The Greenwood Faun by Nina Antonia*
This is what I imagine happened once upon a time: Nina Antonia, my friend, went to the grave of the solitary poet Lionel Johnson (1867-1902) about whom she was writing a scholarly essay. As she stood wondering whether she should have brought lilies, Johnson’s favourite flowers, rather than chrysanthemums, she thought “What if?” In sympathy with the booze addled poet’s thwarted life, she decided to raise her hero from the dead in order to give him the erotic fulfilment he sadly never had in life, a companion of his dreams, a beautiful youth called Conrad. The story she narrates of this ghostly, doomed love affair is one thread in a cleverly constructed, many layered novel. The youth, Conrad (or ‘Connie’ in his feminine persona), with honey brown hair and sublime features like a Simeon Solomon portrait, has been seduced by the spirit of Pan “God of all there is” who haunts an ethereal, magic book, The Greenwood Faun.
Conrad reads The Greenwood Faun only to become more like its fictional author, Lucian Taylor, another young writer, dazzling but self-destructive who, before his work was published or acclaimed, mysteriously dies.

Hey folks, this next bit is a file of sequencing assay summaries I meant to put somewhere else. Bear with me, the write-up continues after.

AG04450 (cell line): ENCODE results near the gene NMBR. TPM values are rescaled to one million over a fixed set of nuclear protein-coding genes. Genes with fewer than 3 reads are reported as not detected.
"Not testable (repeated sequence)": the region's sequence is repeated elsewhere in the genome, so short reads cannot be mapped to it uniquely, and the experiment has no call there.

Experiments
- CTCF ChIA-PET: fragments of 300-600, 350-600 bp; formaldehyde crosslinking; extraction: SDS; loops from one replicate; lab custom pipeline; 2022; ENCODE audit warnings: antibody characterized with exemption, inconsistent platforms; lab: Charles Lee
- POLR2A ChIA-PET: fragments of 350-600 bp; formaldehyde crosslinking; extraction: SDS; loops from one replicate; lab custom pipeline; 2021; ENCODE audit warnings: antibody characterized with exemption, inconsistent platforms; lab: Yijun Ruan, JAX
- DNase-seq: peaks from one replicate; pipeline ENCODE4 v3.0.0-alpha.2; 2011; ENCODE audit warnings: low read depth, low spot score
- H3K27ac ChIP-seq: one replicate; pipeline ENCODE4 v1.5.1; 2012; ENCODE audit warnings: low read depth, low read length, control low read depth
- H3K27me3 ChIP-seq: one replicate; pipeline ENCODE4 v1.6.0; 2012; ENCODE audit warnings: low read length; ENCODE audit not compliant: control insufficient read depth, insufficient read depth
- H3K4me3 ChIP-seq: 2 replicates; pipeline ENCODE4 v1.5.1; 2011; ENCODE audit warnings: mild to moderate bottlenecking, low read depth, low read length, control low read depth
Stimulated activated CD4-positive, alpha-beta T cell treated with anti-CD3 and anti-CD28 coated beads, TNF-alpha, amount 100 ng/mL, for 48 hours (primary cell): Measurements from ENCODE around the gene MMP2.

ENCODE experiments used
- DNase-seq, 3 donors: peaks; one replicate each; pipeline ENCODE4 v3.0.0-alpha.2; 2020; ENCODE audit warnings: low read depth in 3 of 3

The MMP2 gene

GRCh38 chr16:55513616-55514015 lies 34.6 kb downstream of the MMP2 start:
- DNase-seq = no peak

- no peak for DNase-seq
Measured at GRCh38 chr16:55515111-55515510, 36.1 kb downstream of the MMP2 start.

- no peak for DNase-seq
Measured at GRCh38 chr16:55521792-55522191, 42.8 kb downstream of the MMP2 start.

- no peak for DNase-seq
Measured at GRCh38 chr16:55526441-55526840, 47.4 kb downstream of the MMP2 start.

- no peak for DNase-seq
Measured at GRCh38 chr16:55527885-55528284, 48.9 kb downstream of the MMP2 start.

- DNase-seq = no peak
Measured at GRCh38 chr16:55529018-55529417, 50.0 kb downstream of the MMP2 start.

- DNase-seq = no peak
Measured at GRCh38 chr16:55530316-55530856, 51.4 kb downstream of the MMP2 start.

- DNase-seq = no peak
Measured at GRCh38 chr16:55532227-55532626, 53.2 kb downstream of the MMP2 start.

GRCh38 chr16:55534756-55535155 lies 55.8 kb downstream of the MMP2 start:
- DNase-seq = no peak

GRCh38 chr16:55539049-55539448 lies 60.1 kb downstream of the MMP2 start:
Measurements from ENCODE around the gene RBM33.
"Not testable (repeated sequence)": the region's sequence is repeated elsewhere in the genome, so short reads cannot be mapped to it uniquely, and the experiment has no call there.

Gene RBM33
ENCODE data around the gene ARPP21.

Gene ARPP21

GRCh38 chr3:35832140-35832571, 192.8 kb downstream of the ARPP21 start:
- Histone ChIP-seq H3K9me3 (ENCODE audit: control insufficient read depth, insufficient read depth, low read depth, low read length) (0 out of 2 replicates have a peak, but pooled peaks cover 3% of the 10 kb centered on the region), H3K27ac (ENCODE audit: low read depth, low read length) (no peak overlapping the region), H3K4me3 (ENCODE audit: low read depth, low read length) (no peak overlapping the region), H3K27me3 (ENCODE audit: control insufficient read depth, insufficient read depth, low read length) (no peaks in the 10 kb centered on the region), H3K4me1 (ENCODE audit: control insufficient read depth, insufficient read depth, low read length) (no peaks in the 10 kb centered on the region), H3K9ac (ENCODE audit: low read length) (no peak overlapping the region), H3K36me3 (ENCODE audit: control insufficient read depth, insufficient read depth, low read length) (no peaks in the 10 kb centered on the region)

Conrad’s respectable parents, the Hartington Leacock-Jones’, reside in a home that brings to my mind the ‘Aesthetic interior’ or ‘House Beautiful’ style of Sambourne House at 18 Stafford Terrace, Kensington, W 8. They represent the ‘straights’, fixed in law abiding rationality, as the story develops into a dastardly plot of queer, metaphysical revenge. Conrad’s sister Violet reads the book that is then found and read by her fiancé, one of the novel’s vivid villains, a lauded literary critic who decides to plagiarise and pass it off as his own. As the fictional The Greenwood Faun passes from hand to hand the book’s prankish spirit possess readers and creates savage mayhem.
Reading the real book is an opulent experience as Antonia describes for us “roasted songbirds wrapped in vine leaves”, exotic velvets, green carnations, smoke and incense, the perfume Hamman that William Penhaligon created in 1872 inspired by the Turkish baths of Jermyn Street. She leads us through interweaving time periods that conjure deeply considered worlds where people like Oscar Wild, Paul Verlaine, Lord Alfred Douglas, Vesta ‘Burlington Bertie’ Tilly and Carl Van Vechten mingle with magic and shape-shifting characters who haunt and enchant. One minute we are taken through West London streets and places Antonia knows very well – shops that sell bric-a-brac and rare books, Goldhawk Road, Kensal Green Cemetery, Kensington Gardens – and then we are plunged into wild nature, fantasy forests in hyperrealist colours, like those in Symbolist or Pre-Raphaelite painting.
In fact, irrationality and super-clarity, two crucial elements in the works of English Victorian narrative artists, also inform Antonia’s novel. Like a literary Pre-Raphaelite painter, Antonia handles the delicate mental balance between reality and illusion in a way that is totally convincing. While reading her novel I felt as if I was in a dream within a dream, transported to an art gallery to stand beside her gazing, as we often have, at our favourite paintings. Her description of nature has all the loving detail on display in a painting like ‘The